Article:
My ability to use computer programs is incredibly limited. I can often make them do roughly what I want (and always what I tell them) but the most infuriating part for me was when I’d (thought I’d) copied a piece of code perfectly from a different program, but it wasn’t working in its new context. I think this is no doubt a universal feeling, failed imitation leads to frustration. Now for the brain. Everyone knows that the brain can be described as a computer, running algorithms and producing thoughts. But this a purely external view, it doesn’t take into account what the brain is actually like. The other main model of the brain is the neural network. This matches the physical structure of the brain, a series many units which work together in a highly dynamic pattern. But no neural network we’ve ever been able to model has been able to produce any higher level cognitive function.
The image on the left represents what is known as Von Neumann architecture, a layout for the various main component blocks of a computer. There is an input to receive a value; a central processing unit for calculations; a memory unit to store data and instructions; and finally an output so that we can receive the meaningful result of the input. This is one of the most common architectures for a computer to take (with a bit of streamlining and improvement, there was always the risk of data being run as code which is luckily prevented now). As computers have developed we have begun reaching a plateau of power and performance which we may not be able to overcome while still using Von Neumann architecture.
I’m sure the explanation of vaccines has been given to the reader many times. The whole process of vaccine administration is an artificial manipulation of the human adaptive immune system. This part of our immune system can react and develop an immunological memory to counteract specific microbes. The other part of our immune system is the innate immune system. The innate immune system is found in some form across all animals and plants. Skin can be seen as the first level of defence but other non physical protection also counts. Inflammation that increases blood flow and brings other cells which trigger the adaptive immune system is another example. But the aspect which is important for today’s post is that antimicrobial peptides.
An amyloid is a protein, or multiple of them, that become folded and twisted into such a shape where other proteins can aggregate to it and also end up folded. It’s quite clear these structures can keep on growing until eventually being classed as a fibril with a diameter of at least 10 nanometres and possibly 100 nanometres. Of course love their shape, it’s their defining characteristic and you can bet their chemistry starts failing as soon as they start clumping together. It’s a double jeopardy really, when it begins happening the human begins losing some protein functionality in a body region as well as the fibrils building up providing plaques that disrupt the local tissue physiology. Amyloids have been connected to over twenty diseases and many neurological conditions. Prions, which I trust the reader has some knowledge of, are a specific subset of amyloids which count as infectious.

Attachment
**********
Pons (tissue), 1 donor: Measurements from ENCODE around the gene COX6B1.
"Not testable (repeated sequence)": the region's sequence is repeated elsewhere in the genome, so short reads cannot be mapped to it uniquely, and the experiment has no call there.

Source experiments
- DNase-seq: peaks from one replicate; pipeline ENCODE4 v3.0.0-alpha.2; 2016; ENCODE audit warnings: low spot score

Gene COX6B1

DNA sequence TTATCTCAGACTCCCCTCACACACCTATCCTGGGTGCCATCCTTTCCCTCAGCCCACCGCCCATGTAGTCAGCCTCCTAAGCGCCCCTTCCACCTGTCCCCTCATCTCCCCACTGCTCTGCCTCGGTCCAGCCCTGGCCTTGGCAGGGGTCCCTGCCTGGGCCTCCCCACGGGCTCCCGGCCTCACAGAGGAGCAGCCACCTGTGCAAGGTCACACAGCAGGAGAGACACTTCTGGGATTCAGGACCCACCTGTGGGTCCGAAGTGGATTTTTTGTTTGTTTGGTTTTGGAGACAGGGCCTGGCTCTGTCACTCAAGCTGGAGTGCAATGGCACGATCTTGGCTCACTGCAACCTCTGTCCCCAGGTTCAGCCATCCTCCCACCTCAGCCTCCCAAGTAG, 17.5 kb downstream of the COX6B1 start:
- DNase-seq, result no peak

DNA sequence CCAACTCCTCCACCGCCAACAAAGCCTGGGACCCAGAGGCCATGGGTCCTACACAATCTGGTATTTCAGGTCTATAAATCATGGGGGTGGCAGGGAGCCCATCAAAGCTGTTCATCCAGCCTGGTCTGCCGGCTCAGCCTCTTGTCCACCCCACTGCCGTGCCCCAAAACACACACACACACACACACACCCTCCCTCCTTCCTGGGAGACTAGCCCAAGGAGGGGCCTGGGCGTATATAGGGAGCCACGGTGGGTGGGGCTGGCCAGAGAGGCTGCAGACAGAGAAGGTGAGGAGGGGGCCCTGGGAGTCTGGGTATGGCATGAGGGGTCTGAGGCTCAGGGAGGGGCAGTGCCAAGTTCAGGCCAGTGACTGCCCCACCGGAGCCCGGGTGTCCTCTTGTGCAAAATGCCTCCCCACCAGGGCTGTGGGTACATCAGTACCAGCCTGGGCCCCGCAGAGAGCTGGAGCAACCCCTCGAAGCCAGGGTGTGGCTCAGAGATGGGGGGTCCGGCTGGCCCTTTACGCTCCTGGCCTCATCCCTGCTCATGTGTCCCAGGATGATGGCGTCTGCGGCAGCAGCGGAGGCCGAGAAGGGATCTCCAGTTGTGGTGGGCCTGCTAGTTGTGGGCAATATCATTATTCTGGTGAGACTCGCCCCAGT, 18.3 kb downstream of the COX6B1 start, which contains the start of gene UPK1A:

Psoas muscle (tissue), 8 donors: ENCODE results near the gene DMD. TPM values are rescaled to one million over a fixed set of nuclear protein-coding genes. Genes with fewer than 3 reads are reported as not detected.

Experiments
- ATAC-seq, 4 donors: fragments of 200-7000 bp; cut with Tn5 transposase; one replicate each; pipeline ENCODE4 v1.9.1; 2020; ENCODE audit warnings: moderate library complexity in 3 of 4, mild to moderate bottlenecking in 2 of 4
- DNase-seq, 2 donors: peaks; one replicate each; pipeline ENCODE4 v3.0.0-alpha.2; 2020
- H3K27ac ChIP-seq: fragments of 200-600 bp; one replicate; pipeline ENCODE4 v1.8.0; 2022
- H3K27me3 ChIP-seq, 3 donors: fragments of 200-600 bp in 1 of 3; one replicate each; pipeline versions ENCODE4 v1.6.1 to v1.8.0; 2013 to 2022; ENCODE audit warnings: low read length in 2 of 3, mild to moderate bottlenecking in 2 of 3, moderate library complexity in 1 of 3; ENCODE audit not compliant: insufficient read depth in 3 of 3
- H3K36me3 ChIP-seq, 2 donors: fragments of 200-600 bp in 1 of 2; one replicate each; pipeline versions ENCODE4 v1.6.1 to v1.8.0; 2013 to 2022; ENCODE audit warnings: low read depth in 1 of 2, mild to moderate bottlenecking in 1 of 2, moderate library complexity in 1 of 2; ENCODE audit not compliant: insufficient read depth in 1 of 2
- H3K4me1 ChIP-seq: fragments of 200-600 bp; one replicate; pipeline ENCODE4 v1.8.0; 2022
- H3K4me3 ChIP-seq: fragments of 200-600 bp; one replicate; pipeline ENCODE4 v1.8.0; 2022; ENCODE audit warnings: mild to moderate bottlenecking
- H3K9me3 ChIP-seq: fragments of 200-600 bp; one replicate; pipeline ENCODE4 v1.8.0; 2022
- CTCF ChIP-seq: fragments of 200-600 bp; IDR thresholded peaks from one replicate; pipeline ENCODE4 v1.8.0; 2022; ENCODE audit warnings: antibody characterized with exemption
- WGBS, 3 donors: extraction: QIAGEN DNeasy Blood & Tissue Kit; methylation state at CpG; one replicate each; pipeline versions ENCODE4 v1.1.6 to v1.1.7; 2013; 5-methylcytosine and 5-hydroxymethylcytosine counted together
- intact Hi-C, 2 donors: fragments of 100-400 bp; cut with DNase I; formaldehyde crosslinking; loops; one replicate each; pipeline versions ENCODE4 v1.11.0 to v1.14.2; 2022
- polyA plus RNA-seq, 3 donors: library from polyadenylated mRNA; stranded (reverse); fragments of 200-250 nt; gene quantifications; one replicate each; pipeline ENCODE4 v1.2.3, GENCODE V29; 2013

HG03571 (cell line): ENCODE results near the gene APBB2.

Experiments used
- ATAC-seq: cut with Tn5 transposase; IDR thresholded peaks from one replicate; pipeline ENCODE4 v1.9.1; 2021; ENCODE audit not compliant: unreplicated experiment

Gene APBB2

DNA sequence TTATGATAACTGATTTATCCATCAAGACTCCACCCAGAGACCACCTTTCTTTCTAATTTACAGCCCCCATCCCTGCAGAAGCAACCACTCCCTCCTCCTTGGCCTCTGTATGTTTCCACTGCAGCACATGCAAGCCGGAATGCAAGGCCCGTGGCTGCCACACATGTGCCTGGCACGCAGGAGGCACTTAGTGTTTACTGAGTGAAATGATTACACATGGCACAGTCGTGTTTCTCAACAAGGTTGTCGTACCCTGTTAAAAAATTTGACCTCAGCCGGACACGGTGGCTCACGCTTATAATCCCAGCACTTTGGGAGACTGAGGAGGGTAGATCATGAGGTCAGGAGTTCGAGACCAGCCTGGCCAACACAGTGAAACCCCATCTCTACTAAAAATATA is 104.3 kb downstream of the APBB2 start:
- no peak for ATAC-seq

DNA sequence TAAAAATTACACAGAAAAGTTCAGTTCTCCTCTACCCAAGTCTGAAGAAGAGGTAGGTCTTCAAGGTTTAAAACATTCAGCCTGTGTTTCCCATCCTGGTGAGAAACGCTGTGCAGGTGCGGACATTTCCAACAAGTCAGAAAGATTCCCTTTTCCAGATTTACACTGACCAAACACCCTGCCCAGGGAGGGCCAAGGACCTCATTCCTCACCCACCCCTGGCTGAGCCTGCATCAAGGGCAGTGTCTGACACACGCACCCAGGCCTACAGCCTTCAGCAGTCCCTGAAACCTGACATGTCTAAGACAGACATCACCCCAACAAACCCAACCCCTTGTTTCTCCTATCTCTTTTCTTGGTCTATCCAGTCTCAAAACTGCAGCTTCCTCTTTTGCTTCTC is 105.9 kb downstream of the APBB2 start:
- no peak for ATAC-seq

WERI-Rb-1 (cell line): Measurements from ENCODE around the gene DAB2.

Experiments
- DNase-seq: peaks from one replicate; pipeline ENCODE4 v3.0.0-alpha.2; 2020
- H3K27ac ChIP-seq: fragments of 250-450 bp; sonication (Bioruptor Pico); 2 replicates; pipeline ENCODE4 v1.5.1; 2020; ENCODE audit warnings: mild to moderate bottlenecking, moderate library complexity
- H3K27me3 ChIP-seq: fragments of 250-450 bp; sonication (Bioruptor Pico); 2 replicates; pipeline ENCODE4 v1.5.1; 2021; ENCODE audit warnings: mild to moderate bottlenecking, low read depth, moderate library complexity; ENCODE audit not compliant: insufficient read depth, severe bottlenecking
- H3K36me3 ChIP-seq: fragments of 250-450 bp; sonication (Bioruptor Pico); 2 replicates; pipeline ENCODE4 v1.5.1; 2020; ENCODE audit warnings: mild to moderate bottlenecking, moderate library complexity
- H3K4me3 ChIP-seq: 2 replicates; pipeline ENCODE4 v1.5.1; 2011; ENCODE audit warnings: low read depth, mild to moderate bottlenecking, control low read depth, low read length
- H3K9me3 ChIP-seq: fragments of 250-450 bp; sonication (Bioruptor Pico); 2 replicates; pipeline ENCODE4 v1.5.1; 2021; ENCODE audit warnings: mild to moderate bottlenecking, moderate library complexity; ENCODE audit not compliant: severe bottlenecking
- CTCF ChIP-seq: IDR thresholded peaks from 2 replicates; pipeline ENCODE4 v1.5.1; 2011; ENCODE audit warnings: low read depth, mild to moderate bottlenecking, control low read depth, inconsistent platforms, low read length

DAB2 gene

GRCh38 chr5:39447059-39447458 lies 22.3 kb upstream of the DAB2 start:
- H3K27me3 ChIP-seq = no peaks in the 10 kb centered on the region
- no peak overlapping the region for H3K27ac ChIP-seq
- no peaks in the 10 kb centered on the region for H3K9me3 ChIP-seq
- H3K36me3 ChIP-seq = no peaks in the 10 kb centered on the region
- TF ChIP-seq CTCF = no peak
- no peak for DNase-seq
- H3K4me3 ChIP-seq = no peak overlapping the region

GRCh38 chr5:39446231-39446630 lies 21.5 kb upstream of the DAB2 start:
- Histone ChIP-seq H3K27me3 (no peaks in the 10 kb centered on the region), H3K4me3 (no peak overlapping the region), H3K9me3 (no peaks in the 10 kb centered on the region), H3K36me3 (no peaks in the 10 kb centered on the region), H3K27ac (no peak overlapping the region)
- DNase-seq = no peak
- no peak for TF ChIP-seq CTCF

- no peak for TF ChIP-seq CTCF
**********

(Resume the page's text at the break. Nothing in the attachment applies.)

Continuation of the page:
I think it is a fair statement that the scientists really should stick to what their good at. I know at least one chemist who got considerably annoyed having to explain basic chemistry to some physicists and biologists who thought they knew it. Unless your a biochemist (then you have to be pretty good at all three) trying to really gain a good understanding of what occurs slightly outside your field can seem like a completely different discipline. For instance the energy profiles for chemical reactions:
are based on the molecular mechanics which includes potential energies based on electrostatics and bond bending and Van der Walls forces. All of which come down to using basic physics to try and describe energy potentials in a situation in which your results really don’t reflect the actual quantum effects that have been described as “really happening.”
Interesting fact: It is very likely that your mobile phone contains a battery which could explode quite vigorously if heated too much. In order to prevent this occurrence, as it would surely be quite a downer on sales, every phone is designed with a temperature control component. I think this is quite a good analogy for a single chip. Much like phones there is constant pressure to put more and more components on each single chip, each of which must produce a certain amount of heat. To make sure that electronic chips can continue on this trend of being ever more compact it is essential to be able to monitor and control the temperature of individual chips.
Swarm intelligence is a concept first named in computer and robotic science but appears very noticeably in the world around us. It is the idea that many individuals of simple nature can communicate locally, and partially randomly, which results in a seemingly intelligent and planned behaviour overall which is beyond the scope of any individual component. This can be seen very clearly in ants where the armies can communicate using pheromones to pass along information. Often the paths ants take from their colonies to a found food source can be predicted as the mathematically optimal path which minimises time and effort costs. It is incredible that ants are able to clearly obey concepts like Fermat’s principle of least time and due to their dynamic behaviour when finding an optimal foraging path they can be seen as a very good example of active matter, self organising matter made of individual components which can do work independently but still exist as a group.